Sadly, Evangelicals live in a narrow, truncated world that lacks the fullness and wildness found among the unwashed, uncircumcised Philistines of the world. Instead of accepting, loving, and enjoying people as they are, Evangelicals are forced to judge everyone according to their peculiar interpretation of the Protestant Bible. As an atheist, I am free to accept people as they are. I am friends with Christians and heathens alike. Our beliefs rarely perfectly align. I even have a few friends who voted for Donald Trump. I don’t understand how they could do this, but they did. I still have several Evangelical friends. They love posting Christian memes on Facebook, some of which are directly aimed at me, or people like me. I choose to ignore these memes, opting instead to focus on the things we have in common: family, grandchildren, and a love for good food. I could respond in kind, but I choose not to. I just want to love and appreciate them as they are, even if they can’t, deep down, do the same for me. I will always be, in their minds, a dear friend who needs saving. I would love to “save” them too, but at their age, I am content to let them go to the grave with their mythical Jesus.

When Evangelicals see homeless people, they don’t see people in need of housing or mental health care. The homeless are people who are dead in trespasses and sins; people who need the salvation and forgiveness of sins offered only through the Evangelical Jesus. The same could be said of every person struggling with bad choices and behaviors: prostitutes, alcoholics, drug addicts, and preachers, to name a few. Their personal, individual stories matter not. Every life must be filtered through what the Bible says. Thinking this way keeps Evangelicals from seeing people as they are; from enjoying their fellow bipeds, warts and all. The world is filled with audacious, colorful, strange people; people who can and do add much to our lives. Over the past decade, thanks to this blog, I have had the privilege of meeting countless people from all sorts of nationalities and backgrounds. As a Christian Fundamentalist, I lived in a closed-off, black-and-white, homogenous world where I rarely, outside of my evangelistic duties, ran into people different from me. This way of living gave me a stilted, false view of the world. It was only when I began meeting people different from me that my worldview began to expand. As many former Evangelicals can attest, it took actually meeting people different from me: i.e. gays, liberals, people of color, to cure me of bigotry, racism, and homophobia.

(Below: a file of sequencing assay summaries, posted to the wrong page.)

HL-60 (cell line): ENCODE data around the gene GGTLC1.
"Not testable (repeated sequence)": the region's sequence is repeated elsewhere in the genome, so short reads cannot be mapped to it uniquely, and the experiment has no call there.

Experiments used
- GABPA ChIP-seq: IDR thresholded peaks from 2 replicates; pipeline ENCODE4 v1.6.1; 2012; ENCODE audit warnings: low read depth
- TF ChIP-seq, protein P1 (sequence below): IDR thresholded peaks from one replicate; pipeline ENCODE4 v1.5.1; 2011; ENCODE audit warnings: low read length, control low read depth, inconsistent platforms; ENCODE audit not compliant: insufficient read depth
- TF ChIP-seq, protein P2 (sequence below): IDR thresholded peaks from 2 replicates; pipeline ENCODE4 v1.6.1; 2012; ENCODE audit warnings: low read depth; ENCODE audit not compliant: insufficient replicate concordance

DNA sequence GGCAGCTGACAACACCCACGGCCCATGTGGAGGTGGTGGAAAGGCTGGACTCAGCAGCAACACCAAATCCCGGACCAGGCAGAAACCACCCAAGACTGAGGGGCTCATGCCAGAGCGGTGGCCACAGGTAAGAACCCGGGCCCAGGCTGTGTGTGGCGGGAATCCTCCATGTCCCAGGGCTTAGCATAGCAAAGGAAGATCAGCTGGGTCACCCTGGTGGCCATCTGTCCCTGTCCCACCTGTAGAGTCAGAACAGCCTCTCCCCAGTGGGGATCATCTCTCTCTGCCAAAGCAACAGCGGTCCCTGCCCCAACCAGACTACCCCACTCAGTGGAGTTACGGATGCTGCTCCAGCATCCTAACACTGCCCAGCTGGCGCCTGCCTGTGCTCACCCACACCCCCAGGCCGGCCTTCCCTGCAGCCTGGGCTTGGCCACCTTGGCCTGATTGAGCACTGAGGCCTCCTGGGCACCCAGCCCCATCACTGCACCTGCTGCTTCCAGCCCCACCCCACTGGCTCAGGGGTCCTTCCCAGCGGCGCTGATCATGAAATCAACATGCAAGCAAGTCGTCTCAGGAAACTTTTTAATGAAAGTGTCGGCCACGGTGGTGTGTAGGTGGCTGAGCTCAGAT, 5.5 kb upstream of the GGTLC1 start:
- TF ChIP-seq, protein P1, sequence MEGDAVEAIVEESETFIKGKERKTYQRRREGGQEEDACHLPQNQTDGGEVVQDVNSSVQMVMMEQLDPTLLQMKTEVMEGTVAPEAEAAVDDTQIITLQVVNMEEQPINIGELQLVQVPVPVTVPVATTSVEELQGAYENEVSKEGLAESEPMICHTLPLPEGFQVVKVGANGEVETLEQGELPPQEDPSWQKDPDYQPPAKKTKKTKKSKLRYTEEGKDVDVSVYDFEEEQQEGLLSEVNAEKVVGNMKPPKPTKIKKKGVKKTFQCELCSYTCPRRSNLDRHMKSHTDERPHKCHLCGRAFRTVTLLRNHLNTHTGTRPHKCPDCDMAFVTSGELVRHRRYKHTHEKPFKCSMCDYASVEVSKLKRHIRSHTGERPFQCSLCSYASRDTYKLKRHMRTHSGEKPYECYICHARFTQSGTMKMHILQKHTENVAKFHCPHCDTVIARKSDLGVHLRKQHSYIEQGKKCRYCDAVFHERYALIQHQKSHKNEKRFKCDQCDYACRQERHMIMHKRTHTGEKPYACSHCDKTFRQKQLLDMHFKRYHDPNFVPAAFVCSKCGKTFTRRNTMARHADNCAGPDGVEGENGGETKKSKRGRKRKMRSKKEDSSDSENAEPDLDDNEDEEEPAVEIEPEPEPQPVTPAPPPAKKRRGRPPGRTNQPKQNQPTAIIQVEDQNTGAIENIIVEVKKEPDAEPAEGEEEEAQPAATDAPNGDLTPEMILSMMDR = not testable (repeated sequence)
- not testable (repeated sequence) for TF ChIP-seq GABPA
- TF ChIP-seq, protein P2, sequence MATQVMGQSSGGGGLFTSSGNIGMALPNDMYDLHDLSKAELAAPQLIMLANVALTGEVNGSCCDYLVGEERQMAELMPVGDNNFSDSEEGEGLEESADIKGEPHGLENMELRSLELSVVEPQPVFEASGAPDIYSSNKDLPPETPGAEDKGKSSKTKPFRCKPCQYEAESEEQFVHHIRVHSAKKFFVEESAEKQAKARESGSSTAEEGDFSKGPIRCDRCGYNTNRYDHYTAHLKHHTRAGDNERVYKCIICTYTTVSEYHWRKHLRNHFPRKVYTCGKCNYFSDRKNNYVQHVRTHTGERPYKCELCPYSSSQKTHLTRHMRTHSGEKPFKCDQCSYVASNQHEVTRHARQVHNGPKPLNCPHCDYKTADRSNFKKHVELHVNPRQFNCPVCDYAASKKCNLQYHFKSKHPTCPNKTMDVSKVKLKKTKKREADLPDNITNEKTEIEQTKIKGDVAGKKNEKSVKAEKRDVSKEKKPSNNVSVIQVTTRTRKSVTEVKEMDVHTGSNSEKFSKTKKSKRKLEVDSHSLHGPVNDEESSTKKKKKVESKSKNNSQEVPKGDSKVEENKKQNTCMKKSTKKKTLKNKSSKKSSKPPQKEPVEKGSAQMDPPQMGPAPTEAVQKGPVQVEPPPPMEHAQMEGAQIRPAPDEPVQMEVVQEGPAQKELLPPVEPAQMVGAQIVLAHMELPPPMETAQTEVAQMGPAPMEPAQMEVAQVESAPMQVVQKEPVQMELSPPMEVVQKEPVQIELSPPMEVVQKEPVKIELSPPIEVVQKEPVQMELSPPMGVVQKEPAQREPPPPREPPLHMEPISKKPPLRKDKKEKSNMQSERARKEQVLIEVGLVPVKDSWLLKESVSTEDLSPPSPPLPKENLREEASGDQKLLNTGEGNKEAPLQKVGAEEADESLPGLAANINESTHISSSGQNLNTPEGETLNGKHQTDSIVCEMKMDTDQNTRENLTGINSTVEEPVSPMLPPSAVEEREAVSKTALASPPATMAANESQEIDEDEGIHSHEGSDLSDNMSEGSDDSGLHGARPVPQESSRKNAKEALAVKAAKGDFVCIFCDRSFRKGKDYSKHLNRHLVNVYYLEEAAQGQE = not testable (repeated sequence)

As long as Evangelicals view the world through Bible-colored glasses, they will never see people as they are. We face many serious trials in the coming months and years. Successfully tackling these issues requires a willingness for each of us to embrace the differences of others. I’m game, are you?

About Bruce Gerencser

Bruce Gerencser, 62, lives in rural Northwest Ohio with his wife of 41 years. He and his wife have six grown children and twelve grandchildren. Bruce pastored Evangelical churches for twenty-five years in Ohio, Texas, and Michigan. Bruce left the ministry in 2005, and in 2008 he left Christianity. Bruce is now a humanist and an atheist. For more information about Bruce, please read the About page.